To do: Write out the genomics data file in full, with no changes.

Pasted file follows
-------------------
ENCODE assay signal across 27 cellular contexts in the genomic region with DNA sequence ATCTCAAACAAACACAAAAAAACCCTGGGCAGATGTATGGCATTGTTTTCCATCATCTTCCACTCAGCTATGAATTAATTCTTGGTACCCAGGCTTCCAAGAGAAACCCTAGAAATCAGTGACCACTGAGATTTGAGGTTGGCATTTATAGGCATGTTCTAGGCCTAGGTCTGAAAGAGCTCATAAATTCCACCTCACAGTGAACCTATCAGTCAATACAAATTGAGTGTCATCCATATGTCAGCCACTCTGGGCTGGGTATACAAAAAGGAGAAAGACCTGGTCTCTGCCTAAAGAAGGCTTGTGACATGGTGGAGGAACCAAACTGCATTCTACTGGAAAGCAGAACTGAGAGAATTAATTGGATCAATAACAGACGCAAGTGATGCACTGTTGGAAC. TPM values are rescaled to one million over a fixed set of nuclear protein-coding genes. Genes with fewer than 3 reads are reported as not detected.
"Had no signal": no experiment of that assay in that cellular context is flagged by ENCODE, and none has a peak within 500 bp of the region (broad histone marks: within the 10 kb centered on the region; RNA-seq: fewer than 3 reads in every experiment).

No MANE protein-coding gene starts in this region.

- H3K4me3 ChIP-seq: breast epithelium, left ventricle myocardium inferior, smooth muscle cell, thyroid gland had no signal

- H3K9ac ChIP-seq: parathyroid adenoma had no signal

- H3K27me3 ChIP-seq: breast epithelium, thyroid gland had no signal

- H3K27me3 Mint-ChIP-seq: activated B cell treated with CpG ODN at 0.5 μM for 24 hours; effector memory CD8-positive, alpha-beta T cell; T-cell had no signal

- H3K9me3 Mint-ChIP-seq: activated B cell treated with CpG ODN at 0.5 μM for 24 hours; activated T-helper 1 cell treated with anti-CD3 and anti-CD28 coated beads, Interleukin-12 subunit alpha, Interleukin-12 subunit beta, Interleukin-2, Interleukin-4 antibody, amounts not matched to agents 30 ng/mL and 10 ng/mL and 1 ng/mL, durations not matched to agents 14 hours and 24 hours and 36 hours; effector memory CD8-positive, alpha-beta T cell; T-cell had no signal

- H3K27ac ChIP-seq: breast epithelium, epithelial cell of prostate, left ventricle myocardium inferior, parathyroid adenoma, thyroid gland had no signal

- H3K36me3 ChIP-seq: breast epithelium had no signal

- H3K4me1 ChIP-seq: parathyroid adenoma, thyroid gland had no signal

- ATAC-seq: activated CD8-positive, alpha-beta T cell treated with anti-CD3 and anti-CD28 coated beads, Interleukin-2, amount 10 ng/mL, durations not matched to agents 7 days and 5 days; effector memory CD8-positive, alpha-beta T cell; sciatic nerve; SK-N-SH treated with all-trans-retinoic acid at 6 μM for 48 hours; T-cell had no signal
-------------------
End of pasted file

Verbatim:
ENCODE assay signal across 27 cellular contexts in the genomic region with DNA sequence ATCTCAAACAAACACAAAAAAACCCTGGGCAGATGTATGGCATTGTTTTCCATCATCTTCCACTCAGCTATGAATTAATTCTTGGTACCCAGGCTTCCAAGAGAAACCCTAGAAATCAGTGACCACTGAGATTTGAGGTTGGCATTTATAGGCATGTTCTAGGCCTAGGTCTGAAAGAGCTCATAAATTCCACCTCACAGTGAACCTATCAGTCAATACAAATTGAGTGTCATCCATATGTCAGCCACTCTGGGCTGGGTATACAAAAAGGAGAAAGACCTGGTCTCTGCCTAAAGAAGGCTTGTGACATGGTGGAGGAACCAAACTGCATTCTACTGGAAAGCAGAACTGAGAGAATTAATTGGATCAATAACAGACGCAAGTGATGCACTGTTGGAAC. TPM values are rescaled to one million over a fixed set of nuclear protein-coding genes. Genes with fewer than 3 reads are reported as not detected.
"Had no signal": no experiment of that assay in that cellular context is flagged by ENCODE, and none has a peak within 500 bp of the region (broad histone marks: within the 10 kb centered on the region; RNA-seq: fewer than 3 reads in every experiment).

No MANE protein-coding gene starts in this region.

- H3K4me3 ChIP-seq: breast epithelium, left ventricle myocardium inferior, smooth muscle cell, thyroid gland had no signal

- H3K9ac ChIP-seq: parathyroid adenoma had no signal

- H3K27me3 ChIP-seq: breast epithelium, thyroid gland had no signal

- H3K27me3 Mint-ChIP-seq: activated B cell treated with CpG ODN at 0.5 μM for 24 hours; effector memory CD8-positive, alpha-beta T cell; T-cell had no signal

- H3K9me3 Mint-ChIP-seq: activated B cell treated with CpG ODN at 0.5 μM for 24 hours; activated T-helper 1 cell treated with anti-CD3 and anti-CD28 coated beads, Interleukin-12 subunit alpha, Interleukin-12 subunit beta, Interleukin-2, Interleukin-4 antibody, amounts not matched to agents 30 ng/mL and 10 ng/mL and 1 ng/mL, durations not matched to agents 14 hours and 24 hours and 36 hours; effector memory CD8-positive, alpha-beta T cell; T-cell had no signal

- H3K27ac ChIP-seq: breast epithelium, epithelial cell of prostate, left ventricle myocardium inferior, parathyroid adenoma, thyroid gland had no signal

- H3K36me3 ChIP-seq: breast epithelium had no signal

- H3K4me1 ChIP-seq: parathyroid adenoma, thyroid gland had no signal

- ATAC-seq: activated CD8-positive, alpha-beta T cell treated with anti-CD3 and anti-CD28 coated beads, Interleukin-2, amount 10 ng/mL, durations not matched to agents 7 days and 5 days; effector memory CD8-positive, alpha-beta T cell; sciatic nerve; SK-N-SH treated with all-trans-retinoic acid at 6 μM for 48 hours; T-cell had no signal